Loura also consults his CIO contacts to see if they know, for example, senior leaders he is considering for a position. “You can get a pretty good 360 degree of somebody by checking the vendor community and the IT leader community,” Loura says. He prizes hiring for culture over specific technology skill sets, and looks for leaders who have strong grasps on change management and business processes, as well as great vendor relationships. “When I hire for culture first, and work on particular technical skills later, I almost never regret it,” he says.
Determining cultural fit is the hard part, says Veresh Sita, CIO of Alaska Airlines. Sita pursues “known entities” in the IT sector by speaking with vendors and partners, using LinkedIn to check up on candidates and an employee referral program to hunt for fresh blood. For the interview process, Sita engages groups of prospects in an exercise that requires them to solve a problem together and present their findings, with the overarching goal intended to demonstrate their ability to work with others. Candidates for key positions meet with consultants that specialize in organizational behavior and industrial psychology.
“They know the type of person that would be a fit for my team culture,” Sita says. As candidates begin their employment, Sita and his team proactively assess his or her performance during the first 30, 60 and 90 days on the job, searching for red flags. Candidates have no idea their working in this system, which Sita says has been effective for nine out of every 10 hires. “As leaders, we have to make sure that we’ve made good choices,” Sita says. “The last thing we want to do is see a red flag in week 1 or week 2 and do nothing about it.”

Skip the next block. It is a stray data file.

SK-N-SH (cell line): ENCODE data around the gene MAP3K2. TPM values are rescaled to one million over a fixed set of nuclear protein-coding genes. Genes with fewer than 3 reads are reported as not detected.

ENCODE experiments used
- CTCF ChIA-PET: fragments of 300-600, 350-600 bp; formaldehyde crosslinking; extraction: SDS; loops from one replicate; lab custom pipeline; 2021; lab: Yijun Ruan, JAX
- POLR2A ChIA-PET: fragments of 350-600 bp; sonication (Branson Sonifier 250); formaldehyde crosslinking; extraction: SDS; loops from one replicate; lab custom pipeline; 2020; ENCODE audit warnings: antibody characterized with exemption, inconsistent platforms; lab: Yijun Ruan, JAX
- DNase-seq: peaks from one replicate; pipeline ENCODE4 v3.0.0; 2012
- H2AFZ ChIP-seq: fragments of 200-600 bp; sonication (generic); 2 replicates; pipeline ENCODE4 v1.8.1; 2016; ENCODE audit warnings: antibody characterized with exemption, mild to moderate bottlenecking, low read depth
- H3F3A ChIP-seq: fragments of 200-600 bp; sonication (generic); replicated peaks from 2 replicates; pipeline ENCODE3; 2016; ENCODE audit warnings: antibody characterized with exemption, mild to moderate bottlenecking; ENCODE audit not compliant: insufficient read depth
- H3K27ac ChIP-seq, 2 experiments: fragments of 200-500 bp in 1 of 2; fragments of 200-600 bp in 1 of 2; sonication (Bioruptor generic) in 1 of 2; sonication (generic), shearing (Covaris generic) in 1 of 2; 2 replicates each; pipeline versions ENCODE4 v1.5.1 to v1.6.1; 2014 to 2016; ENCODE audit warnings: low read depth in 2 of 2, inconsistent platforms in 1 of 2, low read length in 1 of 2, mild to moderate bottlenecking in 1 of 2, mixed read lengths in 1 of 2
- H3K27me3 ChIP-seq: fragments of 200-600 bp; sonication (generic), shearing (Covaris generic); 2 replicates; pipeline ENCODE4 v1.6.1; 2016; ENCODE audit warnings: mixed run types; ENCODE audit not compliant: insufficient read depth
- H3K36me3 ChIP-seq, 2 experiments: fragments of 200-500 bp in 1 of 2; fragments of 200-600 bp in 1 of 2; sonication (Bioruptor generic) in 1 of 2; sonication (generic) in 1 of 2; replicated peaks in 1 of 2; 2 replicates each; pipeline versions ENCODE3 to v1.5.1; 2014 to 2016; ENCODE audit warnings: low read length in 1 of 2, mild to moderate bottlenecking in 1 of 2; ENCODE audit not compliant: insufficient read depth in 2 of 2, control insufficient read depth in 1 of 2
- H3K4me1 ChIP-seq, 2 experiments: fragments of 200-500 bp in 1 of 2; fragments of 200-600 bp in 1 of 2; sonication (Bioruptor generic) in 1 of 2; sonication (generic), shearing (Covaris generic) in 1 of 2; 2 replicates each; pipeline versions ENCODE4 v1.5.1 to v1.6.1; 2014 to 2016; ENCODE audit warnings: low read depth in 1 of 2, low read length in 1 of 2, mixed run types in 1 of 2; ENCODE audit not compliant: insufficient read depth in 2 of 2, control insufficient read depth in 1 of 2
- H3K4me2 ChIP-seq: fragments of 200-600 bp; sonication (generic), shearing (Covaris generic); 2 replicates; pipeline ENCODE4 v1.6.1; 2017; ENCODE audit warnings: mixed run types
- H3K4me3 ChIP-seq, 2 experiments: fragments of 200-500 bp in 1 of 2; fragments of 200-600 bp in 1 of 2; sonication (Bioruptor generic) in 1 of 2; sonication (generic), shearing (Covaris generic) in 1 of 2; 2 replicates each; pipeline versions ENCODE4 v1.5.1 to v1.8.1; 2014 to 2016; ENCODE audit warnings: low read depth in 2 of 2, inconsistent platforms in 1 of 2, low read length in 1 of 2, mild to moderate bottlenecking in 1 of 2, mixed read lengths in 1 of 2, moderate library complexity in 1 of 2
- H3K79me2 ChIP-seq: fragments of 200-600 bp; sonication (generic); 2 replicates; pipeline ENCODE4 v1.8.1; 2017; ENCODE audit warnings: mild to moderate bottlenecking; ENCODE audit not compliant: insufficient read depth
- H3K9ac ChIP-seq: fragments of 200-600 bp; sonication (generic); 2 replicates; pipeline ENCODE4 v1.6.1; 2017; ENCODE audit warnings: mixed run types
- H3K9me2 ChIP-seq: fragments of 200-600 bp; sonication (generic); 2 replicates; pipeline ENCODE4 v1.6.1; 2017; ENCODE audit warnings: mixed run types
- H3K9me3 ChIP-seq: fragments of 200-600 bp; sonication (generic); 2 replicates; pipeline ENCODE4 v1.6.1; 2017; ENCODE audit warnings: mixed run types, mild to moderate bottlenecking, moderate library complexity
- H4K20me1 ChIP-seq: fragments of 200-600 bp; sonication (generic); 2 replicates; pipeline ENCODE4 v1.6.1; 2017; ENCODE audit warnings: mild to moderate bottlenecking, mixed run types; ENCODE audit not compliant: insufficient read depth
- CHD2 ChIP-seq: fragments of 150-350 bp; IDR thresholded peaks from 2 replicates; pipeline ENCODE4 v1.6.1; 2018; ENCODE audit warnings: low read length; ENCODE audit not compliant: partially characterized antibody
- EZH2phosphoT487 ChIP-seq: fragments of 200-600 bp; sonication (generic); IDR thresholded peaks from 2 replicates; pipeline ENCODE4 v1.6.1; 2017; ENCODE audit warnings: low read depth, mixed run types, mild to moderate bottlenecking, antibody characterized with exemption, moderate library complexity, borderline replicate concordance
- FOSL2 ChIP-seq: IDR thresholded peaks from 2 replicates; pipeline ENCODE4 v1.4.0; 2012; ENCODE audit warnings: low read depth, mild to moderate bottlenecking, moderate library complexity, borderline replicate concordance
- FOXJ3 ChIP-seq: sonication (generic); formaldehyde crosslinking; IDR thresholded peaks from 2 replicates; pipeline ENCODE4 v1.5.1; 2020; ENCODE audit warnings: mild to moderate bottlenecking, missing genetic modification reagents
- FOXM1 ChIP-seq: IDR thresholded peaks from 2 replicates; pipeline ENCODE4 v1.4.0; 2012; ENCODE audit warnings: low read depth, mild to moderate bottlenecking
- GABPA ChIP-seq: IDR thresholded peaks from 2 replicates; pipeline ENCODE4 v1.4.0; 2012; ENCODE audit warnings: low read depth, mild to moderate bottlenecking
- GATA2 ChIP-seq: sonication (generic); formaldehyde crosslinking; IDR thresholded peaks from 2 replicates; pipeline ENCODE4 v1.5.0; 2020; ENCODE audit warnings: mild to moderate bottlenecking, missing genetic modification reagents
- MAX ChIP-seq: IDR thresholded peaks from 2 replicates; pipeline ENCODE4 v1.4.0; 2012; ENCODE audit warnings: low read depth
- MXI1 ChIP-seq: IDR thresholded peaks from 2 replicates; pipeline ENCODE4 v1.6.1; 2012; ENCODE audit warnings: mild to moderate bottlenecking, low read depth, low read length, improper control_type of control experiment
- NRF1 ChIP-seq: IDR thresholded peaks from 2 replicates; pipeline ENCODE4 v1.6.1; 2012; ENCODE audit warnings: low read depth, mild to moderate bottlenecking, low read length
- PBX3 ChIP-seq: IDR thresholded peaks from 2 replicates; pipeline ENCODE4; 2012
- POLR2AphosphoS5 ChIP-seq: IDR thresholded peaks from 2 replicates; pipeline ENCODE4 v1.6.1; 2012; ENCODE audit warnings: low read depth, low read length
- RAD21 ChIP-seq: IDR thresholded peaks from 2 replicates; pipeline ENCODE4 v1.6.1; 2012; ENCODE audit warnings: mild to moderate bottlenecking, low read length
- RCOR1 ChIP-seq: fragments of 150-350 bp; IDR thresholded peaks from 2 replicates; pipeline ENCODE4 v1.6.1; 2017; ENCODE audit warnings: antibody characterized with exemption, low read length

For GE’s Johnson, getting young talent is also a priority. But it’s hard to conduct due diligence on undergraduates with sparse resumes — all of the LinkedIn searching in the world isn’t going to help when there are no references to contact. Johnson relies heavily on the company’s IT Leadership program, a two-year rotational training program that allows recent college graduates to gain experience in IT.
His staffers interview candidates for this exclusive program via Google Hangouts. And during 30 to 45-minute phone calls, Johnson himself gets feel for some prospects, just shooting the breeze about what’s happening at their university, as well as what technology trends they’re interested in. GE then follows up this conversation with a “care package,” typically a bag full of GE-logoed items, such as shirts, hats and rapid iPhone chargers. The free stuff also stimulates word of mouth and brand recognition for GE across the campus. “GE is a great brand name, but how do we take that extra step in differentiation and make sure they understand the value proposition?”
When GE settles on prospects, it makes job offers that include signing bonuses that decrease as each week passes while the candidate mulls his or her decision. “The idea is to get them to sign on the line and get them as early possible versus giving them time to go back and think or get recruited by other companies, because the talent war is brutal,” Johnson says.